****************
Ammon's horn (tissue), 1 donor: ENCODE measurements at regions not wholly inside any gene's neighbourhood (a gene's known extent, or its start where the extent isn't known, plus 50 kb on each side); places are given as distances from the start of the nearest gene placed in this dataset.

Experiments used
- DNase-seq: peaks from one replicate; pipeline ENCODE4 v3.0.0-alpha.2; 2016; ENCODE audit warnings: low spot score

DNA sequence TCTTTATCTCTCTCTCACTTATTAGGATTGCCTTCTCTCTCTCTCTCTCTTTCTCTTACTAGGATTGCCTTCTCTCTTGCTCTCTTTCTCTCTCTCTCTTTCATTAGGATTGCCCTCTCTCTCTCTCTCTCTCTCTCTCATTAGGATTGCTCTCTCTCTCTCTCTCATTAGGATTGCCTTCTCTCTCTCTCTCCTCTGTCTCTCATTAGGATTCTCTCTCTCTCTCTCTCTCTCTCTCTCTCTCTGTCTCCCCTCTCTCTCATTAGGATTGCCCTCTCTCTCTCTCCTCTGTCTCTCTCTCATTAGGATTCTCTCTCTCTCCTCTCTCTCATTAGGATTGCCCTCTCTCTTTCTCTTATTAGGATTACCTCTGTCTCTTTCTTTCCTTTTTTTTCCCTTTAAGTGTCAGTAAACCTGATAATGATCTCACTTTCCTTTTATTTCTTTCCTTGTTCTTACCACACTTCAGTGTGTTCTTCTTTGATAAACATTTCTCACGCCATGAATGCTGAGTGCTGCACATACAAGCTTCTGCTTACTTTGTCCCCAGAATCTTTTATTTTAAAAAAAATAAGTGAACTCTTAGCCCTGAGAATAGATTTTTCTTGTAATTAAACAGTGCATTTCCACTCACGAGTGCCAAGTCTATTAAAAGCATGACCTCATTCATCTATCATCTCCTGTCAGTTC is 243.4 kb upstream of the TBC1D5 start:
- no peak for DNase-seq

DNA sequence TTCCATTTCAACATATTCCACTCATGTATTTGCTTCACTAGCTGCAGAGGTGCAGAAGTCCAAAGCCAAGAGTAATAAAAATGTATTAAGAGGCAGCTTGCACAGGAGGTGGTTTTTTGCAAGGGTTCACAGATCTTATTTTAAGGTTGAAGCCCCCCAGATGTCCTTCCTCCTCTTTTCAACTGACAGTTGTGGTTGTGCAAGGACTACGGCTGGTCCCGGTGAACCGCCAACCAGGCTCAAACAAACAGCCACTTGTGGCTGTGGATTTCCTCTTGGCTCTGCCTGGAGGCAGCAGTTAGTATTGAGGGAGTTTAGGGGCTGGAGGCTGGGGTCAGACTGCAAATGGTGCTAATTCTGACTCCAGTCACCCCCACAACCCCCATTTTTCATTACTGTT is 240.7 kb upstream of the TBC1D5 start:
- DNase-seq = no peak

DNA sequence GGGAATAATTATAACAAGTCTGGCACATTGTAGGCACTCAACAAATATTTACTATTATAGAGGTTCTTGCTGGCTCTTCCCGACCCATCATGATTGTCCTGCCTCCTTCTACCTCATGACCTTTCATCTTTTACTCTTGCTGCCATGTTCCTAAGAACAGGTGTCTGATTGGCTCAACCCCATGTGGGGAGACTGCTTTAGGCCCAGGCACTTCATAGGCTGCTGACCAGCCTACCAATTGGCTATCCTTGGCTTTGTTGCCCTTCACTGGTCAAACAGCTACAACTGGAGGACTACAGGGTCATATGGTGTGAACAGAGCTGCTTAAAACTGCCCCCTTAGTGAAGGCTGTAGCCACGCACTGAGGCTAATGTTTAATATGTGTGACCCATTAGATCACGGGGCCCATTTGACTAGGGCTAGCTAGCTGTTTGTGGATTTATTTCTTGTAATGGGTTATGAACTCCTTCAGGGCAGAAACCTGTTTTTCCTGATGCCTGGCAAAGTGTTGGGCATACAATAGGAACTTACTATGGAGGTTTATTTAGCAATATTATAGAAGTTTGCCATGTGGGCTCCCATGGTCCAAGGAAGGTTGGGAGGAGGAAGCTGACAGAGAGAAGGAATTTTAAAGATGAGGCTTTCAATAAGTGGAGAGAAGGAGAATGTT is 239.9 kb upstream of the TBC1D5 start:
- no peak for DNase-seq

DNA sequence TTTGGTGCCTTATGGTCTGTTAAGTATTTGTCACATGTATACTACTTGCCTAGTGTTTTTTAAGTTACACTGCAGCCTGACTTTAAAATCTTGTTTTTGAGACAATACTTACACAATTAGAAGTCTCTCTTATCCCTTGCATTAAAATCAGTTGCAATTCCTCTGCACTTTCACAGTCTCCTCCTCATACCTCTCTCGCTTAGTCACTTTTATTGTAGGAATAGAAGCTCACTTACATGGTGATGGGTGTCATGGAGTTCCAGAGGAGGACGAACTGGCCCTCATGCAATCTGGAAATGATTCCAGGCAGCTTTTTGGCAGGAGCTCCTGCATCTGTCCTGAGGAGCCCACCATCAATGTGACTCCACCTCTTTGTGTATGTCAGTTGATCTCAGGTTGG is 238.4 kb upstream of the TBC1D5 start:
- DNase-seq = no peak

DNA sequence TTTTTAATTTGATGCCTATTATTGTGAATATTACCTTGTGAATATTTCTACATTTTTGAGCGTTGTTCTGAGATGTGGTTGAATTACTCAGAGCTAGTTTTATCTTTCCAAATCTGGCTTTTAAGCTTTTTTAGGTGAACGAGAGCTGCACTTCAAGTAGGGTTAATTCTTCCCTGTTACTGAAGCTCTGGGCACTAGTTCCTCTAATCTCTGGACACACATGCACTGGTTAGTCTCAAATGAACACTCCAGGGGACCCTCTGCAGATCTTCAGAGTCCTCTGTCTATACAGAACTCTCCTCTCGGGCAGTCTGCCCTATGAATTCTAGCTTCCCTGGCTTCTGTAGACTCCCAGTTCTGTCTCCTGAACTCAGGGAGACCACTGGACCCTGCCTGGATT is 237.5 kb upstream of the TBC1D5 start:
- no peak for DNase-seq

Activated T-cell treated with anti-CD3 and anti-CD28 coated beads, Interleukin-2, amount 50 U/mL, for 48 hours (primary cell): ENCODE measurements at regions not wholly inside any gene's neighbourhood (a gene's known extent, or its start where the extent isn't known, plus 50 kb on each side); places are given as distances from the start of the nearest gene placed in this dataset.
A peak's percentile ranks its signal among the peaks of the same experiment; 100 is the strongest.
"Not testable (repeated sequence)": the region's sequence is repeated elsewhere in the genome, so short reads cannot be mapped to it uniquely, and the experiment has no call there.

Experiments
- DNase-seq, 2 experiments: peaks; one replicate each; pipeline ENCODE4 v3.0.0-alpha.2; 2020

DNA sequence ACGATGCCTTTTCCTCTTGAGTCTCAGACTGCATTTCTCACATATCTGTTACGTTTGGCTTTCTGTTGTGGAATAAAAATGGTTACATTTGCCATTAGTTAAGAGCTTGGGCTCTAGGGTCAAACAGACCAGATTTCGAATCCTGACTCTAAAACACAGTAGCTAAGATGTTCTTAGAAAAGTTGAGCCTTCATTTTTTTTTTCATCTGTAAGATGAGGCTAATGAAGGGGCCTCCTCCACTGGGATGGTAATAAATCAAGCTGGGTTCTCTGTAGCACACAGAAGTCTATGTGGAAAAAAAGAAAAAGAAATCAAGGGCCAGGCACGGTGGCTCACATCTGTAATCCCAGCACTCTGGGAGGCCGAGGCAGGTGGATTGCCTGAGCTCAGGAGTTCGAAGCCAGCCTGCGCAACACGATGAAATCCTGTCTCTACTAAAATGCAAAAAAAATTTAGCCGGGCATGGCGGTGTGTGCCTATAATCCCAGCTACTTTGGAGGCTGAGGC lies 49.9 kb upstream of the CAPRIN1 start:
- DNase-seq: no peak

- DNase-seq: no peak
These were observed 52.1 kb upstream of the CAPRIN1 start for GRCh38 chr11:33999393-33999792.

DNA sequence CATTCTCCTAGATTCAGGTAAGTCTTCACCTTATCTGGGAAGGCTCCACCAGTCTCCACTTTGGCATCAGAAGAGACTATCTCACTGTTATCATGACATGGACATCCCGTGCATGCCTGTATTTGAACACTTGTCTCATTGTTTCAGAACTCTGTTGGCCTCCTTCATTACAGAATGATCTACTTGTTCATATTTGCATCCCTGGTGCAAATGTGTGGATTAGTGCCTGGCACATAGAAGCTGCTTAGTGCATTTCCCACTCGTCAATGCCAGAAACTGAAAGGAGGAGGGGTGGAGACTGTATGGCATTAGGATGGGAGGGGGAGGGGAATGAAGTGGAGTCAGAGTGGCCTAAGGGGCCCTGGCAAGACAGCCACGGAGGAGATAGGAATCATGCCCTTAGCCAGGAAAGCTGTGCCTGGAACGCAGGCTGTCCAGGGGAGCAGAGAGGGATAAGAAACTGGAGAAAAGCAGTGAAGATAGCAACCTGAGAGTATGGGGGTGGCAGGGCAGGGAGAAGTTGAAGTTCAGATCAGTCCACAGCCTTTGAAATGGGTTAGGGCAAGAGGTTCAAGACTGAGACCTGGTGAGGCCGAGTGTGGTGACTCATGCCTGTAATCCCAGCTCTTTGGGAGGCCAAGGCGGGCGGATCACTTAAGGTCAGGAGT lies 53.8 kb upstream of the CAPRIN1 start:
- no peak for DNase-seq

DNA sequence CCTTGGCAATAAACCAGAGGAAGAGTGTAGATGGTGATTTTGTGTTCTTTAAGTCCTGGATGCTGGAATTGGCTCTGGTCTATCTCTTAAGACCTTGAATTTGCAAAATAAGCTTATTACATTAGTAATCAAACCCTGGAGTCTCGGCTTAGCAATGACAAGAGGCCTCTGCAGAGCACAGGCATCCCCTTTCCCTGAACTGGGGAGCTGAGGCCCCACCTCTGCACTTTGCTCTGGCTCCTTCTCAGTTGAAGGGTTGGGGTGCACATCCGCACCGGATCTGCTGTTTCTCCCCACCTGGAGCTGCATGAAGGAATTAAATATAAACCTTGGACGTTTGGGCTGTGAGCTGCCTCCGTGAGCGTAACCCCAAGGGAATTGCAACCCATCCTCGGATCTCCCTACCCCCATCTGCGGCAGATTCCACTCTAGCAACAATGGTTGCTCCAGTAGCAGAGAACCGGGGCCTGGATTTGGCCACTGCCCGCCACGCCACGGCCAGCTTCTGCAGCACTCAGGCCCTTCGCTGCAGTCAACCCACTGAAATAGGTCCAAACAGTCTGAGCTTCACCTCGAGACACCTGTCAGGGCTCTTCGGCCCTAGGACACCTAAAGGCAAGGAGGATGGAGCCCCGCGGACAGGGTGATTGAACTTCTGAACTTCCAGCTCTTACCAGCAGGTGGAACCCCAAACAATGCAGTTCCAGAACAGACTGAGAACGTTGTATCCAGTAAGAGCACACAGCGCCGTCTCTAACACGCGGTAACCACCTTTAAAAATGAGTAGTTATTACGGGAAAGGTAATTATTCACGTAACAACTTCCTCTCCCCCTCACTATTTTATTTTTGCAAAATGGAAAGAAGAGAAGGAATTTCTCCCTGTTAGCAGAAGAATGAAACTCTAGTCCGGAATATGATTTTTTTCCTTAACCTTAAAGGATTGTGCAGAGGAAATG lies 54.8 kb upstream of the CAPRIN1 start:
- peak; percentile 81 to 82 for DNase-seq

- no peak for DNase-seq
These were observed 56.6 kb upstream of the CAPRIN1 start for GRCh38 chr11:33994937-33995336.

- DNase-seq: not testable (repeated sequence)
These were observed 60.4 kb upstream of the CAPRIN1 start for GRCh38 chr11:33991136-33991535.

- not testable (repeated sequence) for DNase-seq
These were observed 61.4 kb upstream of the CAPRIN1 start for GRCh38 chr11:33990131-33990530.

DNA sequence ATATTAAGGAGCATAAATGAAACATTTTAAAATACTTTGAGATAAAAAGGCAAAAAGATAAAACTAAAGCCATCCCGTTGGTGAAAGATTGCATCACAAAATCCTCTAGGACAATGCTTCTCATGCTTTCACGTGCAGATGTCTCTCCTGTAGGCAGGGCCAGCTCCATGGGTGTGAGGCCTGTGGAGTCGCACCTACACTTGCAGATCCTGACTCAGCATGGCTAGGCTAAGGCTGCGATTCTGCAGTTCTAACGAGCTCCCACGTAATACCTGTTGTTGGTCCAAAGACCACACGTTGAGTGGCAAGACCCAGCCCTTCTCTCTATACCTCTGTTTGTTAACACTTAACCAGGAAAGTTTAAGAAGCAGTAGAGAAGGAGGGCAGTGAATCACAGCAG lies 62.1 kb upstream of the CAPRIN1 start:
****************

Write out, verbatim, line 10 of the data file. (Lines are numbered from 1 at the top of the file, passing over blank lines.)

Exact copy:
DNA sequence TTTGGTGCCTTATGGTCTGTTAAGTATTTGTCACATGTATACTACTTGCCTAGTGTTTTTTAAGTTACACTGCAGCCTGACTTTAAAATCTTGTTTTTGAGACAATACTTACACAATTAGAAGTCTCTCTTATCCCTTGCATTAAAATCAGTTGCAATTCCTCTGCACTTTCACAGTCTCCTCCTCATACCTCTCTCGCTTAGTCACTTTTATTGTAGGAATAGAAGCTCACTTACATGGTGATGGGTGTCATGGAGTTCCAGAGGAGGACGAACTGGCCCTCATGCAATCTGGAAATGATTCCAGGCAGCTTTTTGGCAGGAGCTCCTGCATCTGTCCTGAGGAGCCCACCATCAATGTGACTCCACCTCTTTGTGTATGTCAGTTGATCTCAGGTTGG is 238.4 kb upstream of the TBC1D5 start: